Date

2016

Document Type

Dissertation

Degree

Doctor of Education

Department

Educational Leadership

First Adviser

Hochbein, Craig D.

Other advisers/committee members

White, George P.; Dever, Bridget V.; Roy, Joseph J.

Abstract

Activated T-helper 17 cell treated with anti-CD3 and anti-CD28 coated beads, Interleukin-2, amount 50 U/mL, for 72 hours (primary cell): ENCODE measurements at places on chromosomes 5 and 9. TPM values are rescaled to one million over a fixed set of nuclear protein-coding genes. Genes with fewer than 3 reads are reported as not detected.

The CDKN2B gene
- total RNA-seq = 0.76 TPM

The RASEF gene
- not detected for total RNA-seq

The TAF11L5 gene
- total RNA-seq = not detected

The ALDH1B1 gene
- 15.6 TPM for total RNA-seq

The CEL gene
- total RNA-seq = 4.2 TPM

In light of the disproportionately small numbers of low-income students who obtain postsecondary degrees, the current study investigated the relationships between various characteristics of disadvantaged students and the level of K – 12 academic success that positioned them for postsecondary degree completion. After examining the literature related to academic resilience, the author found inconsistent identification of low-income students and low-level benchmarks for academic success. The lack of consistency in identifying low-income and academically successful students undermined the generalizability of the findings to students prepared for postsecondary education. The purpose of the study was to determine (a) the level of cumulative proximal risk exposure associated with postsecondary degree completion; (b) the level of income associated with students who had elevated risk exposures; (c) the level of academic achievement associated with academically successful postsecondary degree completers; and (d) the individual, family, and school characteristics that were related to low-income students’ academic success. The quantitative research design used samples from a national pool of 3,563 individuals from the Child Development Supplement of the Panel Study of Income Dynamics. Statistical analyses, involving a combination of logistic regression, multivariate analysis of variance, and discriminate analysis, yielded a number of important findings. First, at a relatively low level of two direct risks, an individual’s odds of postsecondary degree completion became unlikely. Second, the income level associated with elevated risk levels encompassed roughly the lower half of the CDS population. Third, individuals with mathematics achievement at or above the 70th percentile on the Woodcock-Johnson were more likely to obtain postsecondary degrees. Fourth, the most significant and important characteristics associated with persistent academic success for low-income students, across school levels, were increased participation in extracurricular activities and high parental expectations for education. The findings had a number of implications for policy-makers, practitioners, and researchers interested in promoting the long-term academic success of low-income learners.

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